To the editor:
By the latest information available from the federal Bureau of Labor Statistics, the unemployment rate in Tiverton was 9.8% in March. The comparable number for Rhode Island is 9.1%. (These aren’t seasonally adjusted, so they are different from what’s usually reported in the news.) For the country as a whole, it was 6.8%.
That comparison was foremost in my mind when I submitted a budget petition — which Tiverton residents can vote on at the financial town referendum on May 20 — to have no tax increase this year. In fact, most homeowners should see their property taxes go down.
Here’s some historical perspective: When we were preparing for the financial town meeting in March 2001, there were 8,019 employed people in Tiverton. Right now it’s 8,061, only 42 people more. Back then, $18.7 million was enough to run the town government — less than half the $38.1 million they want to spend next year.
Between the 2000 U.S. Census and the Census Bureau’s 2012 estimate, Tiverton’s population barely grew and our household income barely kept pace with inflation. Tiverton has not grown, and its population has not gotten any wealthier. So why are we paying so much more for government?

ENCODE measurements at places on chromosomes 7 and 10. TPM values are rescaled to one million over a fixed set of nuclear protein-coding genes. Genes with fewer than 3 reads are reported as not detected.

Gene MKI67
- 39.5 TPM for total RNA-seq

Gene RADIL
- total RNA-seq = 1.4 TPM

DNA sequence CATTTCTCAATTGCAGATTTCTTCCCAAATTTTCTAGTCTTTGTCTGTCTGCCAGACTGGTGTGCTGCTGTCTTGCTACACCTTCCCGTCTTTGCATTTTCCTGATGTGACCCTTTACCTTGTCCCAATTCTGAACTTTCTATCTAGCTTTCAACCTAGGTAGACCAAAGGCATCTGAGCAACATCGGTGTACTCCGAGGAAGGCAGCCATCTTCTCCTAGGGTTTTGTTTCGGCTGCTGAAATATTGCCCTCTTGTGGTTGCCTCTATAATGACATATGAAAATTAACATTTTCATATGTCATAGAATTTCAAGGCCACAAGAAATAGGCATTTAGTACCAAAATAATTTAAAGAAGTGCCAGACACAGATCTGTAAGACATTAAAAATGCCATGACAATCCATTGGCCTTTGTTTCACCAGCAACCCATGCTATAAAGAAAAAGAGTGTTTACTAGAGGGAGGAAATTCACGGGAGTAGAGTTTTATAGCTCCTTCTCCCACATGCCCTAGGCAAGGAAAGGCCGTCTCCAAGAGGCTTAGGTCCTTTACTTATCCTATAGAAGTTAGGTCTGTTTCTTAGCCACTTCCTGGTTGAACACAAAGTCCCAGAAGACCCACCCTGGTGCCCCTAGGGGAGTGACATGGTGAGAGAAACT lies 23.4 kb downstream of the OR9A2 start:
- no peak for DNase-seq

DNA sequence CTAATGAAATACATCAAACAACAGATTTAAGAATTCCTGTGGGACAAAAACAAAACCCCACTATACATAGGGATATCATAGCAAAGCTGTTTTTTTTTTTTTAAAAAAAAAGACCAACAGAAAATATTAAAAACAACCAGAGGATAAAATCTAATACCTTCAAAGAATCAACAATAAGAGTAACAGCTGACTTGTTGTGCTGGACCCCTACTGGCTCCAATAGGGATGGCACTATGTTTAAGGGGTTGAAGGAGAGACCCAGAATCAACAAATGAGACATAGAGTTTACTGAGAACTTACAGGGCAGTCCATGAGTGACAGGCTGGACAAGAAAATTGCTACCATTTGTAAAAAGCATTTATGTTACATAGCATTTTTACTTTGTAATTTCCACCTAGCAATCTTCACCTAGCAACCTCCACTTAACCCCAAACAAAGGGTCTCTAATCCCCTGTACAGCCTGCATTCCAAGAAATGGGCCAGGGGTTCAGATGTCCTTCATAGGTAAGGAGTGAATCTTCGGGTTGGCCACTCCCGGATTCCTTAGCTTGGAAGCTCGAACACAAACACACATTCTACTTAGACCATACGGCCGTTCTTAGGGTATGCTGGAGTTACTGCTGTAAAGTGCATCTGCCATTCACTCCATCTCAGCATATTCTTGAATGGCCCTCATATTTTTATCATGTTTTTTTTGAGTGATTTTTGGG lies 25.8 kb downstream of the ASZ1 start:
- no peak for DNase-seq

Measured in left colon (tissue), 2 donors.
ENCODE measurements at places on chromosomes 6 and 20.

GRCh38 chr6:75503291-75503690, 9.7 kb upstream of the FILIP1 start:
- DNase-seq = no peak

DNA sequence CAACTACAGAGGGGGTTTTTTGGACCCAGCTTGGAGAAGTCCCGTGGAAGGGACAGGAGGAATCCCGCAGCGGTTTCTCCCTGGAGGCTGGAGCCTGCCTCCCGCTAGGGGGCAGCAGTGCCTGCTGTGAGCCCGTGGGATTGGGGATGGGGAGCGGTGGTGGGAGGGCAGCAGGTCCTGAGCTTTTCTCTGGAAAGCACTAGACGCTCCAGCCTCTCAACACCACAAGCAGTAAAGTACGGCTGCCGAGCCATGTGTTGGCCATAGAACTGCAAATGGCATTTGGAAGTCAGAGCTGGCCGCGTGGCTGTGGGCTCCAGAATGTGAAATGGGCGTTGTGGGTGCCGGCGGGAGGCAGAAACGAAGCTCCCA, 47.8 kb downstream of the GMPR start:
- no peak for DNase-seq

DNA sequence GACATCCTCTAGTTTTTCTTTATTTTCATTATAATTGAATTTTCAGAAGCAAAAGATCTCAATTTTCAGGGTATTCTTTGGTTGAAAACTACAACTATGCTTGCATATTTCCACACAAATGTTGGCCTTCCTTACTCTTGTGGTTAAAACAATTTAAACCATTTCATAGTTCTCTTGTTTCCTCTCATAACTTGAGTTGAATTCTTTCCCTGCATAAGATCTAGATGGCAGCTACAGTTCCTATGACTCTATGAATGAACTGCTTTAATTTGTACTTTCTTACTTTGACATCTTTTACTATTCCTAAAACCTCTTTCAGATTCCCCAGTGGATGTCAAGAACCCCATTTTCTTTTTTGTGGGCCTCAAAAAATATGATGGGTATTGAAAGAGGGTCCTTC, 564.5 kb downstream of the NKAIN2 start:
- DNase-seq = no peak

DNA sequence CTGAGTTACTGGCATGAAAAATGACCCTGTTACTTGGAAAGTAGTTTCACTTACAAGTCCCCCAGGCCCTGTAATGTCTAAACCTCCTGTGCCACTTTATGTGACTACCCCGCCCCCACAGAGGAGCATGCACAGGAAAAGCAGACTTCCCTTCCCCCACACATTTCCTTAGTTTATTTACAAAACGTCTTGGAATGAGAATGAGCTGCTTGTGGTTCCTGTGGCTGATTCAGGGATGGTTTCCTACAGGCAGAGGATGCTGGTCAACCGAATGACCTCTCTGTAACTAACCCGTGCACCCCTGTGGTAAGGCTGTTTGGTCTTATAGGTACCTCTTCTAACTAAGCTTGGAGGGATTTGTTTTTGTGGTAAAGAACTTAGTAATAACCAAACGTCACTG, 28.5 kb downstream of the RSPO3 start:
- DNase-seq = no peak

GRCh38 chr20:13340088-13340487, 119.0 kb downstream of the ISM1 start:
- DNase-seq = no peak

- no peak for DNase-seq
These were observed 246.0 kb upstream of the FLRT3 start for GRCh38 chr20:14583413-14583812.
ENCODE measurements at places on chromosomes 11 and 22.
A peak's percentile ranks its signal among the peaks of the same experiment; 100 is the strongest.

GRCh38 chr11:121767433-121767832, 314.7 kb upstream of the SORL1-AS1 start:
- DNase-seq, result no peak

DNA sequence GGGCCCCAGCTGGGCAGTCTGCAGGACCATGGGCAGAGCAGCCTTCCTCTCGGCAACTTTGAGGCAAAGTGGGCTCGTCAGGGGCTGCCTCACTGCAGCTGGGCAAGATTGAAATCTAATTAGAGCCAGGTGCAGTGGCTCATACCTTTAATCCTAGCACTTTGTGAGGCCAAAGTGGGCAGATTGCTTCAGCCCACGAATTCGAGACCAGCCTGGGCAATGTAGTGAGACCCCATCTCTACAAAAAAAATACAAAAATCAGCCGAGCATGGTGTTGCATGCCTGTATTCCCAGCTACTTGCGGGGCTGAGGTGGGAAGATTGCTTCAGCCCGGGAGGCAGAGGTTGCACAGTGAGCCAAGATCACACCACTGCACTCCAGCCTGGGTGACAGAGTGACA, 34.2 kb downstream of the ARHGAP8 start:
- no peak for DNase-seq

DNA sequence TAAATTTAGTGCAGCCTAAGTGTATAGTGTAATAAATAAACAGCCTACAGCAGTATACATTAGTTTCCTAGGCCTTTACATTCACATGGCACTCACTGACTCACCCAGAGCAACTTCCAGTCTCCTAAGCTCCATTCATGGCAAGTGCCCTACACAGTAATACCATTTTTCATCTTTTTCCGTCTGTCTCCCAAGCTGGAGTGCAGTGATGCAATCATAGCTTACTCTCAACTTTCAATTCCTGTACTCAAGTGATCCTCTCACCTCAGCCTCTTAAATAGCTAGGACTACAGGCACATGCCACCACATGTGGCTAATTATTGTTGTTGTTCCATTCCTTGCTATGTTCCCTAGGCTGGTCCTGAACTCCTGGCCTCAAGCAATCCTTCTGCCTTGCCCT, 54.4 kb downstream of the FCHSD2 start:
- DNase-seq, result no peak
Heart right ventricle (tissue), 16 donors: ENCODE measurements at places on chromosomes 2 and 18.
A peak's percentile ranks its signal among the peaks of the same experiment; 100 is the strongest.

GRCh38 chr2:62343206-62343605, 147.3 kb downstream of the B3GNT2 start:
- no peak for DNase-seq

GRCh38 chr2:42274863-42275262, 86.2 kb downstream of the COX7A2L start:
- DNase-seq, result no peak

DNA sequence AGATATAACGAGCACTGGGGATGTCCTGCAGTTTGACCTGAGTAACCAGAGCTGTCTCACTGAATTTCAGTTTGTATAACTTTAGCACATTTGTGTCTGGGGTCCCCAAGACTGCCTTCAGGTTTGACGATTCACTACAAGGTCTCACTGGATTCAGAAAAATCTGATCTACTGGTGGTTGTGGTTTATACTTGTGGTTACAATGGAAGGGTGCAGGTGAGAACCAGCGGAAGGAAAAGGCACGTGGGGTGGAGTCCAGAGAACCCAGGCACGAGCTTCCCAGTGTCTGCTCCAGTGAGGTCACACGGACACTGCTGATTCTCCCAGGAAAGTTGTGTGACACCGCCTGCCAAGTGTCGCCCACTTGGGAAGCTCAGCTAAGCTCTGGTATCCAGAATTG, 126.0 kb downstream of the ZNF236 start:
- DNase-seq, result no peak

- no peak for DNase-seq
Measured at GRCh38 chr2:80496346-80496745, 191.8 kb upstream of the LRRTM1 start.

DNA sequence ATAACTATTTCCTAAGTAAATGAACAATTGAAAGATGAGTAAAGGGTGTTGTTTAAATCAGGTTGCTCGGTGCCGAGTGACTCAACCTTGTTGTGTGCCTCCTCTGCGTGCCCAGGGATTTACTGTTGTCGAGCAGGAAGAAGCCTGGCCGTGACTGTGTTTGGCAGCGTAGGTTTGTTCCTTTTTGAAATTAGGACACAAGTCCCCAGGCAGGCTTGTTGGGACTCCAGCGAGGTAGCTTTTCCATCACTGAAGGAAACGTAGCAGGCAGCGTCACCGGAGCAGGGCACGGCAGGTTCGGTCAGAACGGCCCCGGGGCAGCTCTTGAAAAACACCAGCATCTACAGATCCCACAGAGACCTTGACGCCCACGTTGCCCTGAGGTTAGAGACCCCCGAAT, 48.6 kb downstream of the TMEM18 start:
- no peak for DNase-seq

Yes, expenses grow for government, but expenses grow for our families, too. There’s no reason that government should become a bigger priority for your family each and every year than your own needs.
The simple fact is that the budget I submitted, Budget #2, gives the town and the school department everything they said they needed for next year and then some. It just takes back enough of the taxes that they didn’t need in recent years to give us all a break.
Those who want to make government a bigger priority for your family give all sorts of excuses that this money ought to sit in the town’s bank account and not yours. They don’t need it. They have enough.
The recent economic recovery has barely been felt by most people, and eventually even this “recovery” will come to an end and we’ll have a downturn. I’ve been pointing it out for years, but it is now front-page news in the Providence Journal that Rhode Islanders are leaving the state.
We need to give our neighbors some breathing space so they can catch up to the demands that the government is making on them. We need to return our priorities to where they should be.